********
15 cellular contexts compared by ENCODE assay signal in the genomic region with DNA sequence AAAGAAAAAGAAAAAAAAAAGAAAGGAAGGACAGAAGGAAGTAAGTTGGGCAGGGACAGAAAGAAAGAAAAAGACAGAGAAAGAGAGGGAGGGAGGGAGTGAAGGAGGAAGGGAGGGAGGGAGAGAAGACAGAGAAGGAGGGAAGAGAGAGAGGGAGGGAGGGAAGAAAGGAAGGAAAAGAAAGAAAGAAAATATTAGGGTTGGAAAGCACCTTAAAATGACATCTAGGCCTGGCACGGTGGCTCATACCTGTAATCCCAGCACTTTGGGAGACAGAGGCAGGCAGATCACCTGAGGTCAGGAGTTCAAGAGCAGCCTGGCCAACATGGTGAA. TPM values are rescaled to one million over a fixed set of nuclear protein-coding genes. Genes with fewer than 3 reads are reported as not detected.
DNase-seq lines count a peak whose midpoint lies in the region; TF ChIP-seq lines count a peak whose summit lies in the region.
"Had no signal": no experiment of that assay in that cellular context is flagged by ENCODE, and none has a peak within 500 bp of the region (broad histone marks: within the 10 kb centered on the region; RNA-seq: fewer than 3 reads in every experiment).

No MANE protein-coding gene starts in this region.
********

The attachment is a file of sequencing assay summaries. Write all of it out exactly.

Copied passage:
15 cellular contexts compared by ENCODE assay signal in the genomic region with DNA sequence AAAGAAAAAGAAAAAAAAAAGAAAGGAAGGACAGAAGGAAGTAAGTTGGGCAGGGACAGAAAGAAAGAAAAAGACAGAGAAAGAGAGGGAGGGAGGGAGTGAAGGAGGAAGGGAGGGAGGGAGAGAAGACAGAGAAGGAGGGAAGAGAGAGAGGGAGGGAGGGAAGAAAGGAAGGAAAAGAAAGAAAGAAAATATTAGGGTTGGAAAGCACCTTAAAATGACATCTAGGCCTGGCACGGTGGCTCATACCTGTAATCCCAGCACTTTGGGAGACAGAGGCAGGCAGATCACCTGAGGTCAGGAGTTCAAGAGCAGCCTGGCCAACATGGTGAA. TPM values are rescaled to one million over a fixed set of nuclear protein-coding genes. Genes with fewer than 3 reads are reported as not detected.
DNase-seq lines count a peak whose midpoint lies in the region; TF ChIP-seq lines count a peak whose summit lies in the region.
"Had no signal": no experiment of that assay in that cellular context is flagged by ENCODE, and none has a peak within 500 bp of the region (broad histone marks: within the 10 kb centered on the region; RNA-seq: fewer than 3 reads in every experiment).

No MANE protein-coding gene starts in this region.